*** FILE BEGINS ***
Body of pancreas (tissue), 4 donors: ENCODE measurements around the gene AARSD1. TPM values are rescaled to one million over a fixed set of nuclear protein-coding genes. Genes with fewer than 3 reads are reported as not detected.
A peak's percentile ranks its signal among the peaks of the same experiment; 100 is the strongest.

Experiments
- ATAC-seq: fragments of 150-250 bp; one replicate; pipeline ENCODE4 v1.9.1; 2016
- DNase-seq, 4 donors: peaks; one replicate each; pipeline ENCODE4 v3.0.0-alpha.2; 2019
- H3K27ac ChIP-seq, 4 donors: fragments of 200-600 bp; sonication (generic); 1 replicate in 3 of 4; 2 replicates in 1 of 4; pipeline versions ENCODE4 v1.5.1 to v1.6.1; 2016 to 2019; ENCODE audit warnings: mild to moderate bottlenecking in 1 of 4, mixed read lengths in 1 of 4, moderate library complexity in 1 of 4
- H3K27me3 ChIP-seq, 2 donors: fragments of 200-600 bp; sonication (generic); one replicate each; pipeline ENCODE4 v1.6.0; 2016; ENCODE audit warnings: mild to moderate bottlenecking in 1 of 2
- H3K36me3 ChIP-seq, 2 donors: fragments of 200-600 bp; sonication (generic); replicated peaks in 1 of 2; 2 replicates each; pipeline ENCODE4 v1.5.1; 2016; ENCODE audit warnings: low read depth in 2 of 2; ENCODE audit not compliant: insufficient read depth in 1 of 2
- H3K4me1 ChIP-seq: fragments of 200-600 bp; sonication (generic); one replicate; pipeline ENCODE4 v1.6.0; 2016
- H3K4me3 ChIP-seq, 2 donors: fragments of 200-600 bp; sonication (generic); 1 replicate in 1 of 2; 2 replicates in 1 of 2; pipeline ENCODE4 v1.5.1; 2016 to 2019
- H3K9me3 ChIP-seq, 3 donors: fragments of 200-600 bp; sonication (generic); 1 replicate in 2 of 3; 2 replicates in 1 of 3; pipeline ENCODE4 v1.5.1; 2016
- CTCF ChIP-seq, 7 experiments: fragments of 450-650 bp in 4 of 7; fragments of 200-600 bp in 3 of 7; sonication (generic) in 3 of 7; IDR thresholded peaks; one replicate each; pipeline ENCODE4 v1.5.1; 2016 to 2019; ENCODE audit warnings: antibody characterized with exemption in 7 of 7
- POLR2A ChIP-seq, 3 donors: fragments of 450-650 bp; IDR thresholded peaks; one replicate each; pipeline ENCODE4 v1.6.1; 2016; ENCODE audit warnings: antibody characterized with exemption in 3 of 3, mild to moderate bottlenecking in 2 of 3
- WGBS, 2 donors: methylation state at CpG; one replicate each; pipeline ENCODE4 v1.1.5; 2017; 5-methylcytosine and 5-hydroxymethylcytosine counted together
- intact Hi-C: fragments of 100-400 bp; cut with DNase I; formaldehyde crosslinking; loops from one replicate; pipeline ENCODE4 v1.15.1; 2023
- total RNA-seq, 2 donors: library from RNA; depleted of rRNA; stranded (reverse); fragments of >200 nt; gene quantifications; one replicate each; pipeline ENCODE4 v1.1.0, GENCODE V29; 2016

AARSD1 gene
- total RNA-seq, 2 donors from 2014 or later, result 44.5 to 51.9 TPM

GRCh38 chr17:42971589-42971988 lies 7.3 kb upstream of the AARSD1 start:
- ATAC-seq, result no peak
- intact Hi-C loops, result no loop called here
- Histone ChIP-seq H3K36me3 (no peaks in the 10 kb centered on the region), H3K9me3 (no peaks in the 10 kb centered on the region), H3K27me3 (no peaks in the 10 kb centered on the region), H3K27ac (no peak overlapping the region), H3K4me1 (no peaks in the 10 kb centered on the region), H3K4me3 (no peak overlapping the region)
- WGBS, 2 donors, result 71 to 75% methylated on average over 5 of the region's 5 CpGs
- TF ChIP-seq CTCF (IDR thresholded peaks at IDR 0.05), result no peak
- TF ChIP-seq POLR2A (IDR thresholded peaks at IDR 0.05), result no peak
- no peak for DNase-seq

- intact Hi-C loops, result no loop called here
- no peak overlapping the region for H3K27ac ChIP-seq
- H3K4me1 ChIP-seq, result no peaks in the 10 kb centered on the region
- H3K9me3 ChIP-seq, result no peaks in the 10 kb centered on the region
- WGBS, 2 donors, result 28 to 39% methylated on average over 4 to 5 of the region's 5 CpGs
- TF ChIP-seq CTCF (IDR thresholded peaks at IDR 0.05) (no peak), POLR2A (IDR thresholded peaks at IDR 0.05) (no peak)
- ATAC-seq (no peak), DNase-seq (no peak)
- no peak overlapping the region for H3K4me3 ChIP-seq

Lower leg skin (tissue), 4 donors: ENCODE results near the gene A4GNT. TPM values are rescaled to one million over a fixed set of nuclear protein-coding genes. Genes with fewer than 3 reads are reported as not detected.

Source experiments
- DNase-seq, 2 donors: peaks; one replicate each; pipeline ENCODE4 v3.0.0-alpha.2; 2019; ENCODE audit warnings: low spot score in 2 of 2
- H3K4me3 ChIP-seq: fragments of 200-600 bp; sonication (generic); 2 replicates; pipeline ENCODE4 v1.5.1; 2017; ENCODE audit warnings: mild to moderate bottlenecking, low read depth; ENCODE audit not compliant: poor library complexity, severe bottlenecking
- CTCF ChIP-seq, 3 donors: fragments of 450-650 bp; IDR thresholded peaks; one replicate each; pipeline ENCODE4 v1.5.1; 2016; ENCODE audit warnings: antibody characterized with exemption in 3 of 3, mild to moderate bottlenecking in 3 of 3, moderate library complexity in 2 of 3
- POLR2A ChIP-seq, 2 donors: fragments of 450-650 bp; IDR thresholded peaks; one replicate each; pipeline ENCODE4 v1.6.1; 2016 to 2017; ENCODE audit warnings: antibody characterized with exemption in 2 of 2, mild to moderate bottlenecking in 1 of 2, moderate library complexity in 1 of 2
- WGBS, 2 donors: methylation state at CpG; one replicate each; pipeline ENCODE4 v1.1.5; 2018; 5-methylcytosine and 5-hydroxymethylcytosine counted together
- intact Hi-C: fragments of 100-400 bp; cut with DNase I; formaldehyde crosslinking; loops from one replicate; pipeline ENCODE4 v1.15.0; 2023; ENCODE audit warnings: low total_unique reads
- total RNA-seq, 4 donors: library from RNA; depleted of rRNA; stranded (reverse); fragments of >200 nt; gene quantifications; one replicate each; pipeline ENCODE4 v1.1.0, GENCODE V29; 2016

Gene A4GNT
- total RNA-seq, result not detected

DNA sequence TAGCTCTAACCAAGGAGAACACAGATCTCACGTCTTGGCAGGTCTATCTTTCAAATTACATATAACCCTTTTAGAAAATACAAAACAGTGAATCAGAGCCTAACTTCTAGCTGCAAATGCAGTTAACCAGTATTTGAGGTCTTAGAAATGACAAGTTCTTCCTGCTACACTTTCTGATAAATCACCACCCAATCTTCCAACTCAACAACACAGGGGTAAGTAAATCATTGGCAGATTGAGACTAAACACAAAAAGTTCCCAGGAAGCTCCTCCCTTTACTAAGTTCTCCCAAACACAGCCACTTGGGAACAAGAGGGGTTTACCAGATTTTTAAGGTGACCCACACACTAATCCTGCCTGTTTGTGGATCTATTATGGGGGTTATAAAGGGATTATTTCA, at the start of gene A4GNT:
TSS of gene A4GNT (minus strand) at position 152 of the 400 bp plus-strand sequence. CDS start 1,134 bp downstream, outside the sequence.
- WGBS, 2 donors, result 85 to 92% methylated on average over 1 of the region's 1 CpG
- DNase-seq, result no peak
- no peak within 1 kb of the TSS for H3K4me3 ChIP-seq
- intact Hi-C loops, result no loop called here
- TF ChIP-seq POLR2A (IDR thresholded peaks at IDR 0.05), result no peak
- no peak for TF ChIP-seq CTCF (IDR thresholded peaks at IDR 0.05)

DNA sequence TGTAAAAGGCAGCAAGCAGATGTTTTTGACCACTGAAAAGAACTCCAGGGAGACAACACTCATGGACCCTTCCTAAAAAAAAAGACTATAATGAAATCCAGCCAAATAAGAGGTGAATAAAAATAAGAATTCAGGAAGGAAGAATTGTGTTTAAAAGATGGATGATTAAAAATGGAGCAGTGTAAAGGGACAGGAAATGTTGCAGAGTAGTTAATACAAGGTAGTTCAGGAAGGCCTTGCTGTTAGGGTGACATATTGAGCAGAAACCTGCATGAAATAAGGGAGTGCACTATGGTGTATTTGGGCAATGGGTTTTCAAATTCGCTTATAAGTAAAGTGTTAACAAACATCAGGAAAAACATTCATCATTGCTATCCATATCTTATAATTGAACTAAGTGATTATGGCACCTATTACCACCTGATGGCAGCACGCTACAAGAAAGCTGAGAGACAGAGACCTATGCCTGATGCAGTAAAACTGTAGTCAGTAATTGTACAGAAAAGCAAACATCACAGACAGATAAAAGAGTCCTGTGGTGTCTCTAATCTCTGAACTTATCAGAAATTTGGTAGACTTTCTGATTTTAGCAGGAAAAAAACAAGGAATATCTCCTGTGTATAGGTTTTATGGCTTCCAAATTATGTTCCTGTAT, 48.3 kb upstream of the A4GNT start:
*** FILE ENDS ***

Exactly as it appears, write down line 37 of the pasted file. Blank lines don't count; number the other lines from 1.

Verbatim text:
- DNase-seq, 2 donors: peaks; one replicate each; pipeline ENCODE4 v3.0.0-alpha.2; 2019; ENCODE audit warnings: low spot score in 2 of 2